Cardiovascular Disease: Best Ways to Prevent Heart Disease at Any Age

Cardiovascular Disease

London: Heart disease is the UK’s number one killer – it kills one in every four men and one in every five women. Half of the 270,000 heart attacks a year are fatal and more than 1.5 million people have angina, a condition in which your heart arteries narrow. But you can reduce your risk of heart trouble, and here’s how to do it.

Drink a cup of tea: Actually, drink two. A ten-year study found that two cups a day can reduce your risk by more than 50 percent. The study, published in the American Journal of Clinical Nutrition. They found that the key to the beneficial effect of tea is a group of chemicals called catechins, which prevent the hardening of the arteries and also help mop up harmful substances in the blood that might otherwise contribute to heart disease.

Prevent Heart Disease at Any Age


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Brush your teeth and floss twice daily:

The bacteria that trigger gum disease also increase your risk of heart attack as they cause inflammation of veins and arteries. Look after your teeth, and your heart, by regular brushing and flossing, and chewing sugar-free gum.

Have a piece of plain dark chocolate:

Chocolate is good for your heart and the darker the better. It contains high levels of antioxidant flavonoids, plant-based compounds that limit the effects of cholesterol and protect the arteries from becoming blocked. Eat dark chocolate in favor of milk, but keep it as a treat as it is high in calories, sugar, and fat.

Live in the countryside:

The British Heart Foundation is investigating the effect air pollution has on heart disease. ‘Breathing in sulfur dioxide and carbon monoxide from traffic fumes could lead to inflamed arteries and eventually to blood clots,’ says Gaynor Dewsnap from the British Heart Foundation.

Carbon monoxide, also found in cigarette smoke, reduces the blood’s ability to carry oxygen to the heart. When your blood carries carbon monoxide, your heart could be deprived of vital oxygen.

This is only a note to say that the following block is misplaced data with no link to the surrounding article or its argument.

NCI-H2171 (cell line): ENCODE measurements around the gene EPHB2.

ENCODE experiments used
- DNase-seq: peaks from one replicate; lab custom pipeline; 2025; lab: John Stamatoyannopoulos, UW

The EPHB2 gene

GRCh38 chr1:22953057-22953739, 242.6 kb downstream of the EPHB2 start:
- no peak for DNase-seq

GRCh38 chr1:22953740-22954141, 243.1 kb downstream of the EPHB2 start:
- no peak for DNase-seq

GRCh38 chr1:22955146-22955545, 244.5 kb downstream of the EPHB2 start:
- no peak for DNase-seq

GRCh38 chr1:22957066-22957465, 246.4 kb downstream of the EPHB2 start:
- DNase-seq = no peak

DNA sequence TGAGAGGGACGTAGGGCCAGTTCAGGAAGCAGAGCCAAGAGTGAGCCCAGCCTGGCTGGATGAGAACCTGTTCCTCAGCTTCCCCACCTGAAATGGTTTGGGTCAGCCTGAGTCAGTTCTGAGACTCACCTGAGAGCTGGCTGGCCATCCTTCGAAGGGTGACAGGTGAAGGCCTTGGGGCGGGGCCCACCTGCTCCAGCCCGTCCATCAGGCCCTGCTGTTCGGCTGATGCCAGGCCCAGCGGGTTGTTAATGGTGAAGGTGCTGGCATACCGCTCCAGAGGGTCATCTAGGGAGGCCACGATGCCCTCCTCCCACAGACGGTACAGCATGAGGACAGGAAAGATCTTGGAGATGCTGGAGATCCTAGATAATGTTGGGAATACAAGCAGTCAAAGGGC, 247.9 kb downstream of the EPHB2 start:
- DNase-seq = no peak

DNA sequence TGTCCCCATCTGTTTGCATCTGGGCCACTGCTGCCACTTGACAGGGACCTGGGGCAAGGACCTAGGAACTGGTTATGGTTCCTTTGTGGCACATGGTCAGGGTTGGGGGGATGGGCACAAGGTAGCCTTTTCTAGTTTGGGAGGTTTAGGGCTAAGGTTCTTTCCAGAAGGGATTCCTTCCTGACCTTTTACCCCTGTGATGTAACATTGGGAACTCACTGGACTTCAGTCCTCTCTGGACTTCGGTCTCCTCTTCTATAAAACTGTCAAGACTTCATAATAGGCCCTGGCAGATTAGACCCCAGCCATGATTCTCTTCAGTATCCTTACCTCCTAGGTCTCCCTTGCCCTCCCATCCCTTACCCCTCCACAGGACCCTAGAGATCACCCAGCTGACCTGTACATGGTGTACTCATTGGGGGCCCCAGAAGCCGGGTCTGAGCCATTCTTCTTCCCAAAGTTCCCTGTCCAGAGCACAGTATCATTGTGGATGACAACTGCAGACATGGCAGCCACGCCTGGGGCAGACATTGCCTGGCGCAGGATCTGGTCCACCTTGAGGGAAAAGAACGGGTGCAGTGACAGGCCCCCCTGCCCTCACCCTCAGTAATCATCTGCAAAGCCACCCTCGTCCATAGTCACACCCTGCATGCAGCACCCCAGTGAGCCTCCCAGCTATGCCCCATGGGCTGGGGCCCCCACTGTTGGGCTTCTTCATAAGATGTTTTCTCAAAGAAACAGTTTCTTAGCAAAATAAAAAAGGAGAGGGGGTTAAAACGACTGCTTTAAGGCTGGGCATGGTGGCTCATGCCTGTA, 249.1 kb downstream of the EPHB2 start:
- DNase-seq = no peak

Don’t interrupt:

A recent study at the University of Maryland in the U.S. showed that people who interrupt others run a 47 percent increased risk of heart disease compared to those who let others finish talking. According to researchers, your body perceives verbal competition as a form of aggression, which causes your heart rate to rise, and, over time, regular interrupting can contribute to heart trouble.

According to a study by psychologist Dr. Martha Whiteman at Edinburgh University, personality traits such as hostility, competitiveness, and being dominant all increase your risk of heart disease. It is thought that these traits cause your body stress, increase your blood pressure, and put your heart under strain. Having a gentle and friendly personality reduces your risk.

Go somewhere warm for winter:

Winter is the peak season for heart attacks, no matter where you live. Even in warmer countries, such as Australia, the number of heart attacks increases by 33 percent in winter. People also have more serious heart attacks in the winter, which means more permanent damage or a higher risk of death.

In his study, Robert Kloner, director of the Heart Research Institute in Los Angeles, found there are several possible reasons why the heart is more vulnerable in the winter months. ‘In cooler weather, the heart has to work harder to pump blood because the vessels aren’t as relaxed and dilated as they are when it’s warm,’ he says. ‘Winter also brings a more sedentary lifestyle and weight gain.’


The latest findings on meditation, published in the American Heart Association’s journal Stroke, found that people who meditate two times per day for seven months reduced the number of fatty deposits in their arteries. Meditation also lowers blood pressure by reducing the levels of stress hormones, such as serotonin and adrenaline, in the blood. via dailymail